The New York Times | Xuedan Wang’s portfolio site
Xuedan Wang, former “Head Accessories Intern” at Harper’s Bazaar, has sued Hearst Corp. for not paying her to work as an intern. The Times reports that she interned at the magazine for four months until December, working 40 to 55 hours a week. Regardless of whether the lawsuit is successful, it may get in the way of Wang’s career goal. She says on her portfolio website:
My long-term professional ambition is to become the creative director of Harper’s Bazaar. My rabid consumption of fashion magazines began at age twelve, and they were the tools of my fashion education…. Between now and reaching the pinnacle, I would like to toil through the chiffon trenches of any of the amazing fashion journals that I have loyally read over the years.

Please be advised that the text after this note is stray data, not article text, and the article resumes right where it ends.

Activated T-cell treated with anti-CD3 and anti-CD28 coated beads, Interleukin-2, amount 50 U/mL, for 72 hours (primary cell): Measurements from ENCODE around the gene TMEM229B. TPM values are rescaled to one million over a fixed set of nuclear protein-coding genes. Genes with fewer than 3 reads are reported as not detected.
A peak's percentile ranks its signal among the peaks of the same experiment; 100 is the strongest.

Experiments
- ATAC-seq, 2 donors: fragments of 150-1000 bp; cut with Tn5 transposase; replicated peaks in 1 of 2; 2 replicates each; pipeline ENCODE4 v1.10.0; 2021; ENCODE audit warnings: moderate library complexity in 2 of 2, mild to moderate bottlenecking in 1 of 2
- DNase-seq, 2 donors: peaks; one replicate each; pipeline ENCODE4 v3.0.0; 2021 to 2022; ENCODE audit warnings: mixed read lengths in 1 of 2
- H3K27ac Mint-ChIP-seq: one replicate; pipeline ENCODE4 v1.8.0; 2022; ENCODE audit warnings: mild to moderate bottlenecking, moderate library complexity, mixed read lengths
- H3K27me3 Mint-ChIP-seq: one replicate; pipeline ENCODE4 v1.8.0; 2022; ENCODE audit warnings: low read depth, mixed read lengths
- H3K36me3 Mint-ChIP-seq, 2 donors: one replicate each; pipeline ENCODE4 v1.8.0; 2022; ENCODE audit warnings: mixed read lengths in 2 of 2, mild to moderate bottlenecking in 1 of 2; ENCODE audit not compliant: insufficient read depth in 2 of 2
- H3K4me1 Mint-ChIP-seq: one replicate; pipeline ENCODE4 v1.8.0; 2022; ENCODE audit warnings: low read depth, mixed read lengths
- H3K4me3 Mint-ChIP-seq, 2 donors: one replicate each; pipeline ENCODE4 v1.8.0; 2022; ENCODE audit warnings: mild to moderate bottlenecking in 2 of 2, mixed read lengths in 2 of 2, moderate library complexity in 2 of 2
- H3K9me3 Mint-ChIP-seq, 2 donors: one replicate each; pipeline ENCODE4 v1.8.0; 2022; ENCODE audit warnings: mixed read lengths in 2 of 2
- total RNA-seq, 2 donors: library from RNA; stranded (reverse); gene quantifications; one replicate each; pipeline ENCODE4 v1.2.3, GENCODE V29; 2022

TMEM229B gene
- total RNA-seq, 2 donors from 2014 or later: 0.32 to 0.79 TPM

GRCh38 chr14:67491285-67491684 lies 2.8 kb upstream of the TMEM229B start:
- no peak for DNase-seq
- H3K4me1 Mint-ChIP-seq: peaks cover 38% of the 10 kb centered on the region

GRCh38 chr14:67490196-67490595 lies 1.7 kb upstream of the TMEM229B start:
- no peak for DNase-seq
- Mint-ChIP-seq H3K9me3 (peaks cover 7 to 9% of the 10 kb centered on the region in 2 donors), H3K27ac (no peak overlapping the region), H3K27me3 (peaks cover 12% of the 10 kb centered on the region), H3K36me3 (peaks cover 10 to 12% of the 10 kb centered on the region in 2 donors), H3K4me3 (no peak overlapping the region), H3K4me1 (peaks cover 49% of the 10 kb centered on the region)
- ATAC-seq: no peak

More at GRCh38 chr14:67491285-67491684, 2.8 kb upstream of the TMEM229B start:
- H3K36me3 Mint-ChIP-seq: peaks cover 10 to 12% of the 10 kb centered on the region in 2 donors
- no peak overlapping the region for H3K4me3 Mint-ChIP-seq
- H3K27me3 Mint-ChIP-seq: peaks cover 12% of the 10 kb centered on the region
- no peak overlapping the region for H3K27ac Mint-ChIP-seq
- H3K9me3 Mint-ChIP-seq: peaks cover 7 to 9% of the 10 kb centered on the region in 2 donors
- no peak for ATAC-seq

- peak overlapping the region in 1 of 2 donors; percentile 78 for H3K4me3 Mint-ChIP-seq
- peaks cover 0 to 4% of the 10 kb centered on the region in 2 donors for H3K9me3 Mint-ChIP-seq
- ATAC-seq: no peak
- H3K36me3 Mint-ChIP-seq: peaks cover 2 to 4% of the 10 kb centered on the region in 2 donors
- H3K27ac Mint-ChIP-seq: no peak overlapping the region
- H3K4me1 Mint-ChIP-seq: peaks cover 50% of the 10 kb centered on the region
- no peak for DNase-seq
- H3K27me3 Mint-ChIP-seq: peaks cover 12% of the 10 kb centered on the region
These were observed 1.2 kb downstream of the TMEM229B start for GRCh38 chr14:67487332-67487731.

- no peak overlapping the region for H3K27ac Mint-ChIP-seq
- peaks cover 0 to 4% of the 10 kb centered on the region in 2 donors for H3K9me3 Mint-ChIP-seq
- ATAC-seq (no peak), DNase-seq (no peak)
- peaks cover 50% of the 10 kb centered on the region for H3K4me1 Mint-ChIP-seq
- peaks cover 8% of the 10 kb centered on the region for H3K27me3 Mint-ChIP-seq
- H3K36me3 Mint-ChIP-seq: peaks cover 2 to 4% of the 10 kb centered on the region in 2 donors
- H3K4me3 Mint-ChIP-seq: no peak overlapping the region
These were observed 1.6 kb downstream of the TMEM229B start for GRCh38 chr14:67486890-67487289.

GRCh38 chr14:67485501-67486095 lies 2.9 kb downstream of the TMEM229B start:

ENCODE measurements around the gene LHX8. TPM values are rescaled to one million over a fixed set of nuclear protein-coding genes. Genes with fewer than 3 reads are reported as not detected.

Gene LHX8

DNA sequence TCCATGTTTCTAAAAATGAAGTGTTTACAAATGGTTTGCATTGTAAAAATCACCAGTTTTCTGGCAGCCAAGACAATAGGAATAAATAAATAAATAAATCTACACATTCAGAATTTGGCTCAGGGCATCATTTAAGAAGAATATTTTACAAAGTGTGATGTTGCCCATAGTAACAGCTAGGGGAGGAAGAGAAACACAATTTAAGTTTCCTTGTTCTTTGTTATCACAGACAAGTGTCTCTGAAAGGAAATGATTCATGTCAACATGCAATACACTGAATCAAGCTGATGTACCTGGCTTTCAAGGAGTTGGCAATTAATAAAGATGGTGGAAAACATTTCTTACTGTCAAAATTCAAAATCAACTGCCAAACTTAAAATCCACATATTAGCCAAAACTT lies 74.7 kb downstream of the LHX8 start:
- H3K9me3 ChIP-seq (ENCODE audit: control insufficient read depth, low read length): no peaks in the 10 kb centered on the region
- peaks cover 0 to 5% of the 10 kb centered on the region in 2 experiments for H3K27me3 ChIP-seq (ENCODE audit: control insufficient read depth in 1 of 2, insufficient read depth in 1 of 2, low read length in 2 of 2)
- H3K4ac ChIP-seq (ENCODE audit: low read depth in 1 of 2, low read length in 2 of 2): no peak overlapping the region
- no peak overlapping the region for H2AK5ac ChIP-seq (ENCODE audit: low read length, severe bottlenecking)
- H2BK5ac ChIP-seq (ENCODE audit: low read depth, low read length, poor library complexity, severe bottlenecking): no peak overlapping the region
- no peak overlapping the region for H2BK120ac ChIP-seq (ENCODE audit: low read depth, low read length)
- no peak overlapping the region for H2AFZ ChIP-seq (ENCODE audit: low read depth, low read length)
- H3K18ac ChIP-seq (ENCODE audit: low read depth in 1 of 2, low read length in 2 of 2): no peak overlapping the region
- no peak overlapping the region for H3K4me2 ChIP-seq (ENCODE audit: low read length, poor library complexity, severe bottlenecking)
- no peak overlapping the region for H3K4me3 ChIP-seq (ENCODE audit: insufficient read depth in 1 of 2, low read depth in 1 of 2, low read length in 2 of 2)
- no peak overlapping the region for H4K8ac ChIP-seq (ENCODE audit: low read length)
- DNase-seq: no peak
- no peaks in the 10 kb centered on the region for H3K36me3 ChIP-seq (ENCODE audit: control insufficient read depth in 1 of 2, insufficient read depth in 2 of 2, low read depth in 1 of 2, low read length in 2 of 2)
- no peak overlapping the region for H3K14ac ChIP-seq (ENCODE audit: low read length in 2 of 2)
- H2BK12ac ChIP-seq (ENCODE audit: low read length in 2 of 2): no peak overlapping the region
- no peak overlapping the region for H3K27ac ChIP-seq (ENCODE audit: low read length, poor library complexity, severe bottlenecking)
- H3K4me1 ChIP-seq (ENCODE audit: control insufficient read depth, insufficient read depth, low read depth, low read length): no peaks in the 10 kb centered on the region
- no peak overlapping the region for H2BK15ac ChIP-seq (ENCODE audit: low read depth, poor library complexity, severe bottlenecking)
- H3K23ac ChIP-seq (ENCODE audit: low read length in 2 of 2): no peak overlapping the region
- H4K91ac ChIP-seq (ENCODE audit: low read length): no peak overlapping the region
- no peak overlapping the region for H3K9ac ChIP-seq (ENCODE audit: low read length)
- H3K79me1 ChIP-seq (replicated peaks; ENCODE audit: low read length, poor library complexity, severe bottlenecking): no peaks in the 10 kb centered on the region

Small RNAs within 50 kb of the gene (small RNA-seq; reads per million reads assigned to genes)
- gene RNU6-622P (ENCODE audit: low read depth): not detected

Hearst’s website doesn’t explicitly say internships will be unpaid, but it does require that interns be enrolled in school and receive college credit. According to the Times, labor experts believe a growing number of young people are accepting unpaid internships to start their careers. Labor laws require that internship programs are educationally valuable and don’t simply replace paid workers.
Reuters’ Jack Shafer responded to the news by asking why students don’t just start working on their own like Andrew Kaczynski, who unearthed old videos that contradicted politicians’ current statements. Now he works at BuzzFeed. The Washington Post’s Katie Rogers, Huffington Post’s Mandy Jenkins and KPCC.org’s Julie Westfall all say they didn’t consider unpaid internships.
The Times’ David Carr is seeking stories of media internships. Yes, more free work, he says, “but there may be psychic value in the venting.” || Related: New York Times offers unpaid interships after reporting on legality of them | News organizations should rethink unpaid internships | Stonybrook J-School dean says unpaid internships are unfair, discriminatory
Correction: The original version of this post incorrectly stated the length of Wang’s internship.